At the end of the column comparison phase, we can compare every pair of columns using a number of distance measures.

Say we are comparing two tables. The first has the columns automobile, color, years, and owner. The second table has the columns car, color, age, and owned by. We have compared all pair combinations using an edit distance and a dictionary-based semantic distance:

  edit distance semantic distance
automobile-car 10 0.1
automobile-color 8 1
automobile-age 8 1
automobile-owned by 9 1
color-car 3 1
color-color 0 0
color-age 5 1
color-owned by 8 1
years-car 3 1
years-color 5 1
years-age 4 0.6
years-owned by 7 1
owner-car 4 1
owner-color 4 1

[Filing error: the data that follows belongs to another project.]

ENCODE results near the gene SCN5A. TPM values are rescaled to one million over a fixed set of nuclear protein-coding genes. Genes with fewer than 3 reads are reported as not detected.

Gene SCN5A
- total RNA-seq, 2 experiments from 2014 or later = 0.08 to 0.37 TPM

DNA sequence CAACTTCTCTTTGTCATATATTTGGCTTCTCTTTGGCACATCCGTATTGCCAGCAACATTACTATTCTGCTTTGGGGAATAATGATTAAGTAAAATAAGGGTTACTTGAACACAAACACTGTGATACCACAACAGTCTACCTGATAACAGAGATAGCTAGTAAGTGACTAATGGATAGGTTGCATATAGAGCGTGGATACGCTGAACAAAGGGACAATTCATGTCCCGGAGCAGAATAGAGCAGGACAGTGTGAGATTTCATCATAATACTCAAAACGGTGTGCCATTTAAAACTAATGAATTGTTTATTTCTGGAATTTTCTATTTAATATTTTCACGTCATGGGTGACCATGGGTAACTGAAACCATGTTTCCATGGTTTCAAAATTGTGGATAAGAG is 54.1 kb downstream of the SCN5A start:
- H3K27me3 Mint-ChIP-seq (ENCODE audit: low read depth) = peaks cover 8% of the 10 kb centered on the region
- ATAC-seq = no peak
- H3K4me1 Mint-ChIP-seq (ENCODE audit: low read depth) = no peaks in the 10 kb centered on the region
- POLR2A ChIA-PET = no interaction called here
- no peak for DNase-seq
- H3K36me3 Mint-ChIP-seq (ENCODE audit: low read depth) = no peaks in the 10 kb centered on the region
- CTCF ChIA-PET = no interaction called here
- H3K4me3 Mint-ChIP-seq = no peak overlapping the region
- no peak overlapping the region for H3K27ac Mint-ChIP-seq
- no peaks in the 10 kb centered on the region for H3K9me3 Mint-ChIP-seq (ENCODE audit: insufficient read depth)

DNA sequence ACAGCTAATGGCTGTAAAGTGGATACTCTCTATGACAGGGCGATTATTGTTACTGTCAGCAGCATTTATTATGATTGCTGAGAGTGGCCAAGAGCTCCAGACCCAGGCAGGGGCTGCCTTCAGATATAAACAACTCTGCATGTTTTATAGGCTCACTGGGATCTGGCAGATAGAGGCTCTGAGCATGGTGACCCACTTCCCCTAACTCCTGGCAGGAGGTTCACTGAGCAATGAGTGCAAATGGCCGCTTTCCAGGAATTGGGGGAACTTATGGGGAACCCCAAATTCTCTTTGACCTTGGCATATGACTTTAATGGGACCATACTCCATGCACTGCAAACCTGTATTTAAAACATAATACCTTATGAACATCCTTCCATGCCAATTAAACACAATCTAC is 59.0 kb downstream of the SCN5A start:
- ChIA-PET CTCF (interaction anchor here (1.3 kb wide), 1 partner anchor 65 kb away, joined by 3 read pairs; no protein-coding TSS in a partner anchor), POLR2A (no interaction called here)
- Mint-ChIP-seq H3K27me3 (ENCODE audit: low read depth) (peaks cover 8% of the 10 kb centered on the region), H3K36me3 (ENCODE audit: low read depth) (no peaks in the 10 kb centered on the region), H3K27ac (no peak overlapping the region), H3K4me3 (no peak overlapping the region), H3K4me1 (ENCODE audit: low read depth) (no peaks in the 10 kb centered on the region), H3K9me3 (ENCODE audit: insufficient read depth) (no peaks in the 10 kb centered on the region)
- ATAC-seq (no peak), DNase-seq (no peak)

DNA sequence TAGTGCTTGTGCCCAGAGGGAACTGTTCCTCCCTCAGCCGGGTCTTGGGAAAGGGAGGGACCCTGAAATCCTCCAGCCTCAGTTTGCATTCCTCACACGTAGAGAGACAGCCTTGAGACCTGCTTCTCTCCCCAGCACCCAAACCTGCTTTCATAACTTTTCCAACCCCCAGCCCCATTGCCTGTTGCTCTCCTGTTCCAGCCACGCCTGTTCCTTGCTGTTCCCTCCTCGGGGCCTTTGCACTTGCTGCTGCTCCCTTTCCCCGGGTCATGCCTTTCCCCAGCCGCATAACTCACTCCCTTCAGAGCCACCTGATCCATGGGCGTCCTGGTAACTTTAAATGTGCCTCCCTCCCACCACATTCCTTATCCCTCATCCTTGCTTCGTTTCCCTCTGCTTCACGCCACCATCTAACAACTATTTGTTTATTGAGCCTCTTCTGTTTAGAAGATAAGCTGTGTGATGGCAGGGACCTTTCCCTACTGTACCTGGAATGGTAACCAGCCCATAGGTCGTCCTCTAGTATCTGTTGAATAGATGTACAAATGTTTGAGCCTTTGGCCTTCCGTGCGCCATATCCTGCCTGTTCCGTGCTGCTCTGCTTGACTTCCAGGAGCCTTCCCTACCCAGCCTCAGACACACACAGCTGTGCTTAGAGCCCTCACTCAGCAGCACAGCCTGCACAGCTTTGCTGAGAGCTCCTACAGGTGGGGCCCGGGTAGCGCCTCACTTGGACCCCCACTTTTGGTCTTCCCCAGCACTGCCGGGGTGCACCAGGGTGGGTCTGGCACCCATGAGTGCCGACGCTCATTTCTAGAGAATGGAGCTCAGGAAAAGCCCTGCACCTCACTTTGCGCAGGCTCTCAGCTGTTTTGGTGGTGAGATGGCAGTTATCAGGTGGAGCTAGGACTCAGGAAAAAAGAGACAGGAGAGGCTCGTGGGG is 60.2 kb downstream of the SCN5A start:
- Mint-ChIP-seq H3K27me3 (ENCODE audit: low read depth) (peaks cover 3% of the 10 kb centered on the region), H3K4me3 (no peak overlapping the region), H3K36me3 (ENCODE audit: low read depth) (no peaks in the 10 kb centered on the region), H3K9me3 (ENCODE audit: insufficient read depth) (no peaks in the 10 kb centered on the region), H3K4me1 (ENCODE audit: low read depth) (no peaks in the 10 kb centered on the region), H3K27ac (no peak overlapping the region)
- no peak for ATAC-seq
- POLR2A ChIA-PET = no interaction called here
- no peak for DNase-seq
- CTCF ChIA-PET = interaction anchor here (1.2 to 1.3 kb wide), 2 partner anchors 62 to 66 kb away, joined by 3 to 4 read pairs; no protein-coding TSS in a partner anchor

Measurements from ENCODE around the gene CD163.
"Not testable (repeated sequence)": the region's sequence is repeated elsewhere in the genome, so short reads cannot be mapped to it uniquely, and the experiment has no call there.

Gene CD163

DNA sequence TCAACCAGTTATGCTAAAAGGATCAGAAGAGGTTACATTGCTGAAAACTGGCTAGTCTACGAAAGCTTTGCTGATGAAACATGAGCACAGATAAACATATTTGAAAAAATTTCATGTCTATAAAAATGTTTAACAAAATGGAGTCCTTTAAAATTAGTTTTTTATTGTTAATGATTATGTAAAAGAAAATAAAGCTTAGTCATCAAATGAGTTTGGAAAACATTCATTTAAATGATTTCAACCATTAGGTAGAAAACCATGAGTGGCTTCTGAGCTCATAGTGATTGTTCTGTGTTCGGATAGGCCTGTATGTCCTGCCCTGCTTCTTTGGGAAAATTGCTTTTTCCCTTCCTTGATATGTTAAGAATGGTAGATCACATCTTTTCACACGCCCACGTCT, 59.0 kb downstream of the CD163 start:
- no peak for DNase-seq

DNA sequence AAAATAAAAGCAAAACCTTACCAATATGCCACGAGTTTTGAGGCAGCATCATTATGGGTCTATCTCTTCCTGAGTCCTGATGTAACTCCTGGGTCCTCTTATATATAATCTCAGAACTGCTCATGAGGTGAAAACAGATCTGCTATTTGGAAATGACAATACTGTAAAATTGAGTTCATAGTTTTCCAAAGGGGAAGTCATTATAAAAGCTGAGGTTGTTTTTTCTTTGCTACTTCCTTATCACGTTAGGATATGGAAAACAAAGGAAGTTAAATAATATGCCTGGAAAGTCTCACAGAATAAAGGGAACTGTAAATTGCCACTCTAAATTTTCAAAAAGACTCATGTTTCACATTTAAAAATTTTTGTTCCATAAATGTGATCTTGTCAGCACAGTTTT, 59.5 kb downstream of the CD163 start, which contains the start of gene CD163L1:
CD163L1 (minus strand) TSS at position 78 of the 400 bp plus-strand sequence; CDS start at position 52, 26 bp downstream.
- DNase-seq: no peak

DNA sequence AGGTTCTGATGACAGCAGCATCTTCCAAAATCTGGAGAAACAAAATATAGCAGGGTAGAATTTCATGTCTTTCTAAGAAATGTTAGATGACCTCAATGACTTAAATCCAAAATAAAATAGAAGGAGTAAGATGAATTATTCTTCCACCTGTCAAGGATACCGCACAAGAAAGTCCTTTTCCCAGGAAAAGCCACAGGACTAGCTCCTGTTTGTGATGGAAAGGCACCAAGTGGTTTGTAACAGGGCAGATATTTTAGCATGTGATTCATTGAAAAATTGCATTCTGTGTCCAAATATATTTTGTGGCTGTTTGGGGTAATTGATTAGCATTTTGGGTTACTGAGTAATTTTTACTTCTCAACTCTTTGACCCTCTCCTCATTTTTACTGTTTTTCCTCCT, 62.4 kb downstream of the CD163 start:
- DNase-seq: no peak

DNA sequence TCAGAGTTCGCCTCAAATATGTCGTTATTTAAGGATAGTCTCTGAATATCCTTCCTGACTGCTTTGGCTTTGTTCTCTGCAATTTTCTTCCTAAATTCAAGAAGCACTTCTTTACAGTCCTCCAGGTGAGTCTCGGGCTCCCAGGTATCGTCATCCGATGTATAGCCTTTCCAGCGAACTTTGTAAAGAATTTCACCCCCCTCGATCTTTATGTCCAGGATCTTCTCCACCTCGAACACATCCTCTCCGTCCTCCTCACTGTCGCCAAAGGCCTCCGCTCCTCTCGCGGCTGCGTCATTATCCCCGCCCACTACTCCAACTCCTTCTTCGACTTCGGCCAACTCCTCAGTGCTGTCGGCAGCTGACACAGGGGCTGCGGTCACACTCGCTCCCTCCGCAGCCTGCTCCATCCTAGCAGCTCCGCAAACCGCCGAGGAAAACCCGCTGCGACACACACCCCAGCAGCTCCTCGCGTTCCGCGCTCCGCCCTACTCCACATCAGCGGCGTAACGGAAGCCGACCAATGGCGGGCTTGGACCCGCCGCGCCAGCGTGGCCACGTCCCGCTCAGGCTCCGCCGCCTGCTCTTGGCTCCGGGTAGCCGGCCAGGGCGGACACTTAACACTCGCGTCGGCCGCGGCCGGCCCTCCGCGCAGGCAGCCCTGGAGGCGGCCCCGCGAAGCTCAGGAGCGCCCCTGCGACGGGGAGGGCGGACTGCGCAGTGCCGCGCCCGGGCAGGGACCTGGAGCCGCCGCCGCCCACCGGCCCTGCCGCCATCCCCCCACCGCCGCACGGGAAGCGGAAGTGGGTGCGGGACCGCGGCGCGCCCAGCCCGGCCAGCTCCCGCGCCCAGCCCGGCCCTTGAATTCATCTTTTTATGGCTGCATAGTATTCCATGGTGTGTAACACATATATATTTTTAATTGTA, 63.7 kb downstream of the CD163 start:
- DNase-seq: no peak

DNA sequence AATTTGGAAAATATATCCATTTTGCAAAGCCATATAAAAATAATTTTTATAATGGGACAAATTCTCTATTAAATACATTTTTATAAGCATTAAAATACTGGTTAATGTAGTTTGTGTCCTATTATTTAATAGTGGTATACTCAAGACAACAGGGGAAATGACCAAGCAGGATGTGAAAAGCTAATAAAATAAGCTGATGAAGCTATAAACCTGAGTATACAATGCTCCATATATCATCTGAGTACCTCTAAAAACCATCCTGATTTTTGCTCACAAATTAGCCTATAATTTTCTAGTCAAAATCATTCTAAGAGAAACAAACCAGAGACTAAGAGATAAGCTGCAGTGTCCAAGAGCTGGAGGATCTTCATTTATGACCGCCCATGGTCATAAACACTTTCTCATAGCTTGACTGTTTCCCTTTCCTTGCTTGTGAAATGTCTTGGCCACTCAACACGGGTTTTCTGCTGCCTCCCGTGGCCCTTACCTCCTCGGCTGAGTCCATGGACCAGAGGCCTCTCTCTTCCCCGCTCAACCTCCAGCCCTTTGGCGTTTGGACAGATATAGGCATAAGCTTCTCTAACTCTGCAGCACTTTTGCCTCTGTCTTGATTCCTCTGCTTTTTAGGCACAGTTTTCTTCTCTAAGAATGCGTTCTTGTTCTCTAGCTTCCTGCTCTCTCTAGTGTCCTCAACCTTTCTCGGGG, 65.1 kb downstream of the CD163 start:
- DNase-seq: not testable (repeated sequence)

owner-age 4 1
owner-owned by 4 0.5

For each column pair, we now need to aggregate these distances to get a final score. Existing toolkits allow the user to choose how they want to aggregate. For example, COMA lets the user decide whether they want the maximum score, the minimum score, the average, or median score. All of these approaches discard a lot of information and also require that each distance measure be normalized to have the same scale, typically between 0 and 1.

Different distance measures provide different amounts of information about whether a pair of columns contain the same type of information. Ideally, we would weight the contribution of different distance measures based upon how much information it contributes to the problem of column matching. While it’s possible to choose weights manually, it is a difficult task to do well especially as the number of distance measures increases. Many existing toolkits do allow for the user to set weights.